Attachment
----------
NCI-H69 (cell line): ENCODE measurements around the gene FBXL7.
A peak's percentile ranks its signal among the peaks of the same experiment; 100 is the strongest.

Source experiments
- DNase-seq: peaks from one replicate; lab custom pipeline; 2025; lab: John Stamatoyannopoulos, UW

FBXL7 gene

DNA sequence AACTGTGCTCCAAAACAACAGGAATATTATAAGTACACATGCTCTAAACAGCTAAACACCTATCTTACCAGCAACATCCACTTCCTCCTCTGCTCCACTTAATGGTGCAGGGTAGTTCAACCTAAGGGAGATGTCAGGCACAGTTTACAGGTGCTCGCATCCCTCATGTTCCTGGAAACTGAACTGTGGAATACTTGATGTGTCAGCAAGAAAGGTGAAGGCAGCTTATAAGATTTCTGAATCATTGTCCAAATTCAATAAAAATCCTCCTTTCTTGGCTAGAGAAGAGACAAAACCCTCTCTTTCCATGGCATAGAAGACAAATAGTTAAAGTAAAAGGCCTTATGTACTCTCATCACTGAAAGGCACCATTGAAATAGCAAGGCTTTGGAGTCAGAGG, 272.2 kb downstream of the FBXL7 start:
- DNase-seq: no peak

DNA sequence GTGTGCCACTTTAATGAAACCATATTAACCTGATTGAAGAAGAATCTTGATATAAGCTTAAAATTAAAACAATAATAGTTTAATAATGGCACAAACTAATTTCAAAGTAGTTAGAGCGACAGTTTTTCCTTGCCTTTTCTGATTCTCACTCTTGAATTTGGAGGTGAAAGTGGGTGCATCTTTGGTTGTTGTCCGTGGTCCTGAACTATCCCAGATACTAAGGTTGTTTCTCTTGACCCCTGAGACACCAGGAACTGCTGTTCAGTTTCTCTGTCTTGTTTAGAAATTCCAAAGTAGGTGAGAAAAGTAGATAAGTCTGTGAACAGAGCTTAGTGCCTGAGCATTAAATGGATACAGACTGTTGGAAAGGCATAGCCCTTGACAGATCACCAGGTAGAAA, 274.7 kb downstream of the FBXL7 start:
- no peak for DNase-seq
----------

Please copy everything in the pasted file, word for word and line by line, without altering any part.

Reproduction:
NCI-H69 (cell line): ENCODE measurements around the gene FBXL7.
A peak's percentile ranks its signal among the peaks of the same experiment; 100 is the strongest.

Source experiments
- DNase-seq: peaks from one replicate; lab custom pipeline; 2025; lab: John Stamatoyannopoulos, UW

FBXL7 gene

DNA sequence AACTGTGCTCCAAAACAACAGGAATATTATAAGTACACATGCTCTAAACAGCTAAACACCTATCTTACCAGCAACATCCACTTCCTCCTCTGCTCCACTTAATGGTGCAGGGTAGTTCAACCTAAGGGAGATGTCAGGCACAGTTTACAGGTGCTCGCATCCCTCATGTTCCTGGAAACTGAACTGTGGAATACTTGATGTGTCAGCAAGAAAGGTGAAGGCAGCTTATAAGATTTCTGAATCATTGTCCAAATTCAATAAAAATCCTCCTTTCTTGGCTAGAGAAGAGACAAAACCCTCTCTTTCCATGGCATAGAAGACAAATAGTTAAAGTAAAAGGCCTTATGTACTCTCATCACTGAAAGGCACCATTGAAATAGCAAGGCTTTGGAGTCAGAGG, 272.2 kb downstream of the FBXL7 start:
- DNase-seq: no peak

DNA sequence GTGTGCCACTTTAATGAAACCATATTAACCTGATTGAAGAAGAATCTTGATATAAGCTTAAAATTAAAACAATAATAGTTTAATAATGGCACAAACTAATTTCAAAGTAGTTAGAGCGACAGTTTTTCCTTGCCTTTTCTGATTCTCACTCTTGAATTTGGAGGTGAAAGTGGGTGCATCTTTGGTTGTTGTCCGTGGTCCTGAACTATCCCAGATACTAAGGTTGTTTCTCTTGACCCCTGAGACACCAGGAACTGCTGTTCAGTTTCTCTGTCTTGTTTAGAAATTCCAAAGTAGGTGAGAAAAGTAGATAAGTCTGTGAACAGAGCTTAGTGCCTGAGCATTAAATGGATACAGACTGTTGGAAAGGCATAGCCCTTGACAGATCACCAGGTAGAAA, 274.7 kb downstream of the FBXL7 start:
- no peak for DNase-seq